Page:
U of S researcher working on an innovative way to control fusarium head blight

By: Delaney Sieferling

Since the devastating outbreak of fusarium head blight (FHB) in Saskatchewan crops in 2012, the agricultural research community has been trying to come up with options to control this devastating disease. 

But with only moderately resistant varieties available today, and fungicides working as a short-term and partial fix, so far there are no outstanding solutions.

One University of Saskatchewan (U of S) researcher, however, is taking an innovative approach to changing that.

Dr. Vladimir Vujanovic, an Associate Professor who specializes in microbiology, launched a research project last March looking at the potential to use biological control agents (BCAs) to help control FHB in Saskatchewan.

A research technician applies the BCA and chemical pesticide spray to test plots as part of Dr. Vujanovic’s research.

A research technician applies the BCA and chemical pesticide spray to test plots as part of Dr. Vujanovic’s research.

Specifically, he is testing the efficacy of the microparasite Sphaerodes mycoparasitica in controlling FHB in commonly grown varieties of wheat and durum in the province.

BCAs are different than other disease control options in some very significant ways, he says.

First, this specific microparasite, S. mycoparasitica, is native to Saskatchewan; it was discovered by Dr. Vujanovic and his team in 2009 and isolated from its fusarium hosts on kernels associated with FHB symptoms. They have since described it as a new fungal species.

Second, BCAs are considered a more environmentally sustainable and friendly disease control method, because they are natural, native and do not rely on agrochemicals.

Finally, this specific biocontrol agent would offer a more targeted and therefore effective approach to fighting FHB than other more general solutions, Dr. Vujanovic says.

“It’s similar to how we try to avoid using general-spectrum antibiotics in the medical field because of their potential secondary effects,” he says.

“Here I am looking to develop a pathogen-specific microparasite or pathogen control agent so that we can specifically target the FHB pathogens, thus protecting the other beneficial microorganisms or plant microbiome.”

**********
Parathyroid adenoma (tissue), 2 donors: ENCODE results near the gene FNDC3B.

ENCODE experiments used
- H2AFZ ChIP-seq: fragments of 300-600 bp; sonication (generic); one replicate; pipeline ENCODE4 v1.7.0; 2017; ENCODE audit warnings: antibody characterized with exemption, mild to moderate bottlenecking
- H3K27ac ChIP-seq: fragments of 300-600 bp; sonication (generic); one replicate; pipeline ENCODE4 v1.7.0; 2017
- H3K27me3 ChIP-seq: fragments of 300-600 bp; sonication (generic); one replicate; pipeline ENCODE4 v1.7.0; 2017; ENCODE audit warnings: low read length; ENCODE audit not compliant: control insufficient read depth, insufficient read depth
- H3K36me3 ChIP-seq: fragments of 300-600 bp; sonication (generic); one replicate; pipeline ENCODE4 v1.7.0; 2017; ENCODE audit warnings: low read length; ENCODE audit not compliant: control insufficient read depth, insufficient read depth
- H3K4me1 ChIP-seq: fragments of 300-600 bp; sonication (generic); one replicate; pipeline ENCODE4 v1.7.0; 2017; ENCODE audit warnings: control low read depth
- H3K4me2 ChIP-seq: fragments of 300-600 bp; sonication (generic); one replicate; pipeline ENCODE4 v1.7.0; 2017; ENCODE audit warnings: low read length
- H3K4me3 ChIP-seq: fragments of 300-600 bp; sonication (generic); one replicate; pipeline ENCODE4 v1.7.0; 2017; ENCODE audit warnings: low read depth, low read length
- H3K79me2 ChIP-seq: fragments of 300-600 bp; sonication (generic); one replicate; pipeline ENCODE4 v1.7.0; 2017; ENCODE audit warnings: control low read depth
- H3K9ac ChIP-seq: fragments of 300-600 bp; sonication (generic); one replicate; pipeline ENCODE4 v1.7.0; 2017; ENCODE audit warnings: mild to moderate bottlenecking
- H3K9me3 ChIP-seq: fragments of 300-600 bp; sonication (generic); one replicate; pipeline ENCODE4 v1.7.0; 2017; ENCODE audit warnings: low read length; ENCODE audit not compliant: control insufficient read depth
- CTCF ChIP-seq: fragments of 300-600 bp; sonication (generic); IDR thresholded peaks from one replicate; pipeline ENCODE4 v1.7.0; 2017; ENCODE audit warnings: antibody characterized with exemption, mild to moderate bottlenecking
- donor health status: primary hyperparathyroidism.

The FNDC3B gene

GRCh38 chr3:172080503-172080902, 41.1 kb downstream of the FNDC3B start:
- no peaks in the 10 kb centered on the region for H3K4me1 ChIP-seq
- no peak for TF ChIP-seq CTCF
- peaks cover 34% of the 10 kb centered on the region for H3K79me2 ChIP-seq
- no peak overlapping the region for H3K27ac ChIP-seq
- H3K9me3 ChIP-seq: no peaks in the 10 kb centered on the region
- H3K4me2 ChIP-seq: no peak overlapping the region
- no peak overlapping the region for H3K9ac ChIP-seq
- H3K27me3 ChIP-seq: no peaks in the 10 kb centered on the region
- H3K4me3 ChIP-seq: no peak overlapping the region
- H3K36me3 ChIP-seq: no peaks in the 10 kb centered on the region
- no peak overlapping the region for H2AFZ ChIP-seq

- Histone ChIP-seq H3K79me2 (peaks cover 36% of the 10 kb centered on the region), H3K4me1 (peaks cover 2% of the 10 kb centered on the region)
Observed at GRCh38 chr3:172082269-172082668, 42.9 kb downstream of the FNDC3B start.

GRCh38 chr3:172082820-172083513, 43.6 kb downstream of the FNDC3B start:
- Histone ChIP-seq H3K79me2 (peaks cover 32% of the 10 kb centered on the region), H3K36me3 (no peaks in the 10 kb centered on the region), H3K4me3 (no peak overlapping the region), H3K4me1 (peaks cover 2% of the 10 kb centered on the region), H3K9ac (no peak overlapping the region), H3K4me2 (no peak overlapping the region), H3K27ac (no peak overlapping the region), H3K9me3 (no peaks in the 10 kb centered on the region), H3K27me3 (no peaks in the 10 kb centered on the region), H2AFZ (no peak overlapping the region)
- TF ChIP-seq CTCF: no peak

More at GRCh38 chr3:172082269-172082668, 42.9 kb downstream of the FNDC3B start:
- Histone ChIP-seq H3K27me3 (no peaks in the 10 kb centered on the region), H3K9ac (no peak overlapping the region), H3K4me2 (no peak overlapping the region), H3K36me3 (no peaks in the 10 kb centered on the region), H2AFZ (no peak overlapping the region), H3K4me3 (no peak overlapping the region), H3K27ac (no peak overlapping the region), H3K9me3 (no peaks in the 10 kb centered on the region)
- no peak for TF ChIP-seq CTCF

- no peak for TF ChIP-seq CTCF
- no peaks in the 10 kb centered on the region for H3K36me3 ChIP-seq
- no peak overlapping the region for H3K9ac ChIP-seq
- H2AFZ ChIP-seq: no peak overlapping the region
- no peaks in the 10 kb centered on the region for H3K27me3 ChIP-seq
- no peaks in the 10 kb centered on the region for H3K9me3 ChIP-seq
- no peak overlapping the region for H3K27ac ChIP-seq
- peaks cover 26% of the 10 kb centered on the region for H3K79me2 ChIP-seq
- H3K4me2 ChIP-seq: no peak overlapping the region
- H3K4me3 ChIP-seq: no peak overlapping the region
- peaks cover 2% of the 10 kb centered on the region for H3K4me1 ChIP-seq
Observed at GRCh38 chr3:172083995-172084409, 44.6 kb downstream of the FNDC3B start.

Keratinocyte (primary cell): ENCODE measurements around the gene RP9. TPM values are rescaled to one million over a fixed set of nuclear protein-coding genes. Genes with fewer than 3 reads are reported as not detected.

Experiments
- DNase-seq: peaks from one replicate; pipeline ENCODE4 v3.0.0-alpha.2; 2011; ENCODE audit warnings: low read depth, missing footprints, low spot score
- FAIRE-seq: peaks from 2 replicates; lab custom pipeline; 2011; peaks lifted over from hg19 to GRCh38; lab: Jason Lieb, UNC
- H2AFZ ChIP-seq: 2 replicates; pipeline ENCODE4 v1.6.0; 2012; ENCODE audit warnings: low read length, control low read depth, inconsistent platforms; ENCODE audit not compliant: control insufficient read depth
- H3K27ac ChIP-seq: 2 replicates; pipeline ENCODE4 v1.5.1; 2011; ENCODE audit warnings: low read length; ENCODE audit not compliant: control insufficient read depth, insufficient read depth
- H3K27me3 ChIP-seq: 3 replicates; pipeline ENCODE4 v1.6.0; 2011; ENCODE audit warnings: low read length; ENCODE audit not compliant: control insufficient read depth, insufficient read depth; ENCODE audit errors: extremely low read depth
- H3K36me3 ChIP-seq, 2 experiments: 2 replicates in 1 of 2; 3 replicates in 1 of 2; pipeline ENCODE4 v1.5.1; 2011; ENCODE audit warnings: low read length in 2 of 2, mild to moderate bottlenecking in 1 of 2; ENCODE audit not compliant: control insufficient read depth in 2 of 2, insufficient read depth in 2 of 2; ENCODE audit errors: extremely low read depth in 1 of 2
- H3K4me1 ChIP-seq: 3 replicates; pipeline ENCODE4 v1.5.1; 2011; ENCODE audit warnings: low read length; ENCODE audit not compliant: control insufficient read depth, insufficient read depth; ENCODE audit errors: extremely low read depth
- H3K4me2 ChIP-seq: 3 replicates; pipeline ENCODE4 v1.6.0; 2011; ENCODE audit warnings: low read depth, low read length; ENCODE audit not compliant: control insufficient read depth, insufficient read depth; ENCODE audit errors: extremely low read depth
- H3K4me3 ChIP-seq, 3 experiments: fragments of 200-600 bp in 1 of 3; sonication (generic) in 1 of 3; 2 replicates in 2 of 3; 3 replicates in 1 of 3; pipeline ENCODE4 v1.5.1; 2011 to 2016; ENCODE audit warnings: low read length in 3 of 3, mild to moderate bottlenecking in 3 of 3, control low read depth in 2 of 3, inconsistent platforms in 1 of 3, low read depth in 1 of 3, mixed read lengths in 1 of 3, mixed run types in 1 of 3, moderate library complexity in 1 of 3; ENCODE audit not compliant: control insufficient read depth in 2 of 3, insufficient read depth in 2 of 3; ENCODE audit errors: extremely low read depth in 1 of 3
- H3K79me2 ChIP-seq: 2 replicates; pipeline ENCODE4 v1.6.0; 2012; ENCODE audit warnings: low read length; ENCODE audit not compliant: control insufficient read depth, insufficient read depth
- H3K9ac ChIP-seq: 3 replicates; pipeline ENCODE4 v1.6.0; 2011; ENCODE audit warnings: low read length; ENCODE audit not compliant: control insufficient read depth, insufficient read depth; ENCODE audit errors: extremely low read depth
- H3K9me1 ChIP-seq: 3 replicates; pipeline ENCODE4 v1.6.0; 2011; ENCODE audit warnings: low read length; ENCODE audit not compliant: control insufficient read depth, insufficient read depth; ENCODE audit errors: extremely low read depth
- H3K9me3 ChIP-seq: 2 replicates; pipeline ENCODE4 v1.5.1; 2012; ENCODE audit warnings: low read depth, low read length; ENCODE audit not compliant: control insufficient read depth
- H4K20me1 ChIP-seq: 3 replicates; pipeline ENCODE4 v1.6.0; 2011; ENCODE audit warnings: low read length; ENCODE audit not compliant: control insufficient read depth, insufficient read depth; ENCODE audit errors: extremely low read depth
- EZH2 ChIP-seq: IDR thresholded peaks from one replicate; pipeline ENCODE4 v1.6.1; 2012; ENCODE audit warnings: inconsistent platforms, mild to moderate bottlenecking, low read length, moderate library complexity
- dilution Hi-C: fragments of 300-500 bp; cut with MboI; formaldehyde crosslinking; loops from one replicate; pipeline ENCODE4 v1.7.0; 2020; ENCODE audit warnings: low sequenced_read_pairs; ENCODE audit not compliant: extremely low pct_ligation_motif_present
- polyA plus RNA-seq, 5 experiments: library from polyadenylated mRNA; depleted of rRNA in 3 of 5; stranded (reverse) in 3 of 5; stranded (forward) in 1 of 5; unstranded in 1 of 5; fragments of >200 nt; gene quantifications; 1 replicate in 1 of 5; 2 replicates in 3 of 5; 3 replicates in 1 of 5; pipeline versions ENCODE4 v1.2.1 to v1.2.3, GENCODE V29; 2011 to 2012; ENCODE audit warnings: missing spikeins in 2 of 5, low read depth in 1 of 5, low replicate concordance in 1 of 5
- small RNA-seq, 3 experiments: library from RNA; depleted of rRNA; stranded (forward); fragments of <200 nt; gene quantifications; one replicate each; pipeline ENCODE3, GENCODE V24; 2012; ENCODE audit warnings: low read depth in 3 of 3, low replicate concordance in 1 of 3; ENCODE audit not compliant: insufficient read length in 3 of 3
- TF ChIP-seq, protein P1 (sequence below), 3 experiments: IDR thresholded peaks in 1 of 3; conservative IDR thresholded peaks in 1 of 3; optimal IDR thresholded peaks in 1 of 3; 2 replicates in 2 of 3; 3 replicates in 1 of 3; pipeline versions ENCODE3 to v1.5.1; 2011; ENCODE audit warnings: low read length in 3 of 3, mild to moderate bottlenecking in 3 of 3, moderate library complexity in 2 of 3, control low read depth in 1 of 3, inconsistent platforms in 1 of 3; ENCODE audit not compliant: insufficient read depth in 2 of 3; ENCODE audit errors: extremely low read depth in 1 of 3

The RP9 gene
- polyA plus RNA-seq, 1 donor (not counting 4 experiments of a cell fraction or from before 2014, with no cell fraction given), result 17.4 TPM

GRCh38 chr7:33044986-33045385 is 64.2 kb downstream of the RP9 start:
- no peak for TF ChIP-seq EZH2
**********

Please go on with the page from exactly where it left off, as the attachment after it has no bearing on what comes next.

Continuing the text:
The S. mycoparasitica microparasite has the ability to directly attack more than one of the pathogenic species that cause FHB and their respective mycotoxins, Dr. Vujanovic says.

Because of this, it can help prevent yield loss as well as the accumulation of mycotoxins in the plant – the same mycotoxins that are heavily regulated by Canada’s food safety standards and can cause the crop to be downgraded significantly, sometimes below food grade, leaving farmers with no marketing options.

So far, Dr. Vujanovic is just into the three-year project but he has already gained valuable data from year one. Results from 2018 showed higher yields and lower FHB levels on test plots that had received an application of the BCA alone, or a combination of the BCA and other commercial products, during the seeding and flowering stages.

Testing the BCA in combination with other products is important, Dr. Vujanovic says, as the overall goal will be to use it as a vital chain loop within an integrated crop management approach.

“What is important is that we create the best combination of the BCA products with elite cultivars, chemical pesticides and standard agricultural practices” he says.

To this end, he has been working closely with breeders at the U of S Crop Development Centre and Agriculture and Agri-Food Canada, as well as researchers at the Saskatchewan Research Council, to scale up the product and optimize its formulation.

The end goal is that, once the research is complete, the agriculture industry in Saskatchewan will be a lot closer to having one more commercial product available to help control FHB throughout the prairies, he says.

“We are interested in helping farmers maximize their returns because that is good for the economy. We are also interested in protecting the sustainability of the agriculture industry through eco-friendly disease control options.”

Dr. Vujanovic’s research is funded by the Saskatchewan Wheat Development Commission, the Natural Sciences and Engineering Research Council of Canada and the Government of Saskatchewan’s Agriculture Development Fund.

FHB, ResearchSask Wheat